Mindset by Carol Dweck
Carol Dweck is a psychologist at Stanford University in California. She has done studies on human behavior, and in this book she simply divides people into 2 groups…those who believe they can change, or have a “growth mindset”, and those who believe they cannot change, or have a “fixed mindset.” Frequently, of course, one may have a mixture of these two, depending on the behavior. For example, an individual may have a fixed mindset when it comes to his algebra skills…“I 'm not good at math”, but have a growth mindset when it comes to an athletic skill. Additionally, mindsets can change throughout life.
This analysis provides an interesting way to view varying abilities, from athletics, to business, to social, and goes a long way to explain things we have all observed…for instance, the goofy clumsy kid who can’t field a ground ball at age 9, but by age 15 is on the All-Star team. Or the kid who struggles a simple phycics problem in the 11th grade, but 13 years later scores the highest in the nation on standardized testing on in service exams in his complex field of scientific endeavor. Conversely, we’ve all seen the kids who seem great at everything, but years later are found not to have fulfilled their potential, having been surpassed by those with far lesser skill. It explains why the “self esteem” craze actually hurts performance and skill development.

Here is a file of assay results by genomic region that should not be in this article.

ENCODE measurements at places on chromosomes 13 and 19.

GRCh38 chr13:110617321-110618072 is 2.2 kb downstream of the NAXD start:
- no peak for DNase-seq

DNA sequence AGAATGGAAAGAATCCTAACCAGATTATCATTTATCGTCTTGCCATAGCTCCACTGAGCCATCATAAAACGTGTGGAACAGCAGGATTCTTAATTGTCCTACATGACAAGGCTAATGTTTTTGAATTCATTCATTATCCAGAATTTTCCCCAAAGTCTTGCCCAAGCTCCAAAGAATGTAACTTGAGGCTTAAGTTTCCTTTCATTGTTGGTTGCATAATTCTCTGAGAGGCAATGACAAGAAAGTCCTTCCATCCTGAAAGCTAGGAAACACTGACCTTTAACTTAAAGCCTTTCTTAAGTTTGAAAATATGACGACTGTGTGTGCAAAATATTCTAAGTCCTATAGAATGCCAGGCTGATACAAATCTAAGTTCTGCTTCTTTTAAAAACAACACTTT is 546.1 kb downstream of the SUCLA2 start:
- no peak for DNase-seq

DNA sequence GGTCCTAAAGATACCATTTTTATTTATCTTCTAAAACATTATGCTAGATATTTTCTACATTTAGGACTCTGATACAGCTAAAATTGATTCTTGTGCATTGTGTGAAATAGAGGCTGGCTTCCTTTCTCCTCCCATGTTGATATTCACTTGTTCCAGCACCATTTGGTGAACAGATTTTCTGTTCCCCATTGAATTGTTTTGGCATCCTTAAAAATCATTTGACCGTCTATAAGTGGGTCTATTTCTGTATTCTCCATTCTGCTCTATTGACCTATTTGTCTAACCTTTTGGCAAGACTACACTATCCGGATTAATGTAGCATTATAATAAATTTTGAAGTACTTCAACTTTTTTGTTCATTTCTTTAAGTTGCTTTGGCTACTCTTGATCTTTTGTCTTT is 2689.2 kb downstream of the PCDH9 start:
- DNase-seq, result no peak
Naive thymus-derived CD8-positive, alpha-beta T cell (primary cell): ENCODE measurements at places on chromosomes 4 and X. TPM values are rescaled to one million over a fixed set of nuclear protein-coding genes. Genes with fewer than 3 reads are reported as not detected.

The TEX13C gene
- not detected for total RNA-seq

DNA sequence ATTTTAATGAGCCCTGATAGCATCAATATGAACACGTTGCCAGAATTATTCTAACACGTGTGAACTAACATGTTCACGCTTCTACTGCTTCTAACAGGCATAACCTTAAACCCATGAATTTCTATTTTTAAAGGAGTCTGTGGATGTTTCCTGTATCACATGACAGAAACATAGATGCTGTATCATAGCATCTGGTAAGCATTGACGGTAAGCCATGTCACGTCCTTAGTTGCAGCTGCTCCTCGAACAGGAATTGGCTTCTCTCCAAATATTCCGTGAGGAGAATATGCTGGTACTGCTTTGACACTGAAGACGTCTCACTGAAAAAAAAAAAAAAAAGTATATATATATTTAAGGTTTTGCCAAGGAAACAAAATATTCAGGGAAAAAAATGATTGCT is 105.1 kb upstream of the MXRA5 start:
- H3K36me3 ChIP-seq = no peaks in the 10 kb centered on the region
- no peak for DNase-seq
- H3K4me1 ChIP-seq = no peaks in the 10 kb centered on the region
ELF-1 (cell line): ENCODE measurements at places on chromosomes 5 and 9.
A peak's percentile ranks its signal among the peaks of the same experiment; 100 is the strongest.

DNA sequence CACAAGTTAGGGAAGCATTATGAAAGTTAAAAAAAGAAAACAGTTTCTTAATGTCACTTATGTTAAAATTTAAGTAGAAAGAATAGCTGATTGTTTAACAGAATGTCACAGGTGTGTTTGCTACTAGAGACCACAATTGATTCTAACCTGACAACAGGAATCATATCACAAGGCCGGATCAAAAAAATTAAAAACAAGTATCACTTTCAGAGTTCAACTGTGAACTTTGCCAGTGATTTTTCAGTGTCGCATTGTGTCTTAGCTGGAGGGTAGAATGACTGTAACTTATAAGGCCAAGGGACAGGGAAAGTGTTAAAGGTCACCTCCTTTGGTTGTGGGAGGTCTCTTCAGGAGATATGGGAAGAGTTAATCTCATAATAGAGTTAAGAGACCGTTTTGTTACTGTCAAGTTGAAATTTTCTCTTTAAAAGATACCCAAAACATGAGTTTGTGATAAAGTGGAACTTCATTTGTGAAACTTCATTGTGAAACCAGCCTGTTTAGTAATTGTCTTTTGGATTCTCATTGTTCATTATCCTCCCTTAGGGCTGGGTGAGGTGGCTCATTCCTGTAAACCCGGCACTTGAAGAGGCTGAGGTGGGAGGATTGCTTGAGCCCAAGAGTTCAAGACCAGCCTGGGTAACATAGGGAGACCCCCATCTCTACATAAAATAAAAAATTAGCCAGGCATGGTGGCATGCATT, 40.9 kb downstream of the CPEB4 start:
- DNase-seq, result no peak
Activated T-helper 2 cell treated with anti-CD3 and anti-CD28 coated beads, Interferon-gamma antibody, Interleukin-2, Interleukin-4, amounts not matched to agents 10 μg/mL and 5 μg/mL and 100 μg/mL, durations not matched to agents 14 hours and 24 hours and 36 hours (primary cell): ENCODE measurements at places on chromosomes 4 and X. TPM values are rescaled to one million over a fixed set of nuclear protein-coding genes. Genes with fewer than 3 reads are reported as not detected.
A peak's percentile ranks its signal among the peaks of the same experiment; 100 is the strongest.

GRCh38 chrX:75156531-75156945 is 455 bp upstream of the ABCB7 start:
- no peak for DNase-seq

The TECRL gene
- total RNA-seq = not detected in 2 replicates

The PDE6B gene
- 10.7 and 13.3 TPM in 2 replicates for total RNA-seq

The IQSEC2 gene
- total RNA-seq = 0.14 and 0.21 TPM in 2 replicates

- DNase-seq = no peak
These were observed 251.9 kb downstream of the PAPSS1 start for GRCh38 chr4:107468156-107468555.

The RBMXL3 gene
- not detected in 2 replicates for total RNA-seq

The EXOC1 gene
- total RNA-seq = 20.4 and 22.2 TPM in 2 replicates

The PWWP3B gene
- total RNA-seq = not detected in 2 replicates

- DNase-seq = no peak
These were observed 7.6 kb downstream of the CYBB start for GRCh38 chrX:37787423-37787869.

Dweck says the important thing is EFFORT, not quitting, not being afraid to keep trying and failing/ looking bad. Reminded me of Churchill…once last in his class at Harrow, …but later a giant. His quote “Never give in, never, never, never, never…”
She provide numerous examples…Bobby Knight( fixed), John Wooden( growth), Michael Jordan( growth), Tiger Woods( growth), John McEnroe(fixed), among others to support her thesis. She’s not always on the mark however, as one example of a growth mindset company, Circuit City, has ended in bankruptcy. In Tiger’s case, it may also explain why he’s willing to keep changing his swing, despite having won so many majors…and it does raise the question in my mind…when is good enough achieved?
I would think that many who read this site would be of the growth mindset category…that is, they believe they can change given the right information and program to bring about the change. This book provides valuable information, and shows how a growth mindset can make a huge difference in many areas of a person’s life.
While the concepts may seem obvious, the “growth” vs “fixed” approach is compelling. Great coaches always said “never quit.” This shows us why the effort can and will result in improvement for those who believe they can improve. If you are a golfer trying to get better, or a coach helping someone else, this is excellent information and inspiration. If you are a parent, do your kid a favor and read it!